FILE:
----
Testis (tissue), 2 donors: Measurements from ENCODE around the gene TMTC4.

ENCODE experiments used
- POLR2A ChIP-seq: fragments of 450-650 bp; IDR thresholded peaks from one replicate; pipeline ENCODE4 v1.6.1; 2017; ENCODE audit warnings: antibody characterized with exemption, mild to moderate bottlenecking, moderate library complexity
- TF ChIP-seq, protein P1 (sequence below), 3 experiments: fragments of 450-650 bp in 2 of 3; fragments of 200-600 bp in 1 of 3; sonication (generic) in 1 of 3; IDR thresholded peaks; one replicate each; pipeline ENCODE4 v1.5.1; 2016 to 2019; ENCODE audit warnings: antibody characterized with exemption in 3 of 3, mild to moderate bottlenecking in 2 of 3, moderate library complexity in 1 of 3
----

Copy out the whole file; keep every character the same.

Testis (tissue), 2 donors: Measurements from ENCODE around the gene TMTC4.

ENCODE experiments used
- POLR2A ChIP-seq: fragments of 450-650 bp; IDR thresholded peaks from one replicate; pipeline ENCODE4 v1.6.1; 2017; ENCODE audit warnings: antibody characterized with exemption, mild to moderate bottlenecking, moderate library complexity
- TF ChIP-seq, protein P1 (sequence below), 3 experiments: fragments of 450-650 bp in 2 of 3; fragments of 200-600 bp in 1 of 3; sonication (generic) in 1 of 3; IDR thresholded peaks; one replicate each; pipeline ENCODE4 v1.5.1; 2016 to 2019; ENCODE audit warnings: antibody characterized with exemption in 3 of 3, mild to moderate bottlenecking in 2 of 3, moderate library complexity in 1 of 3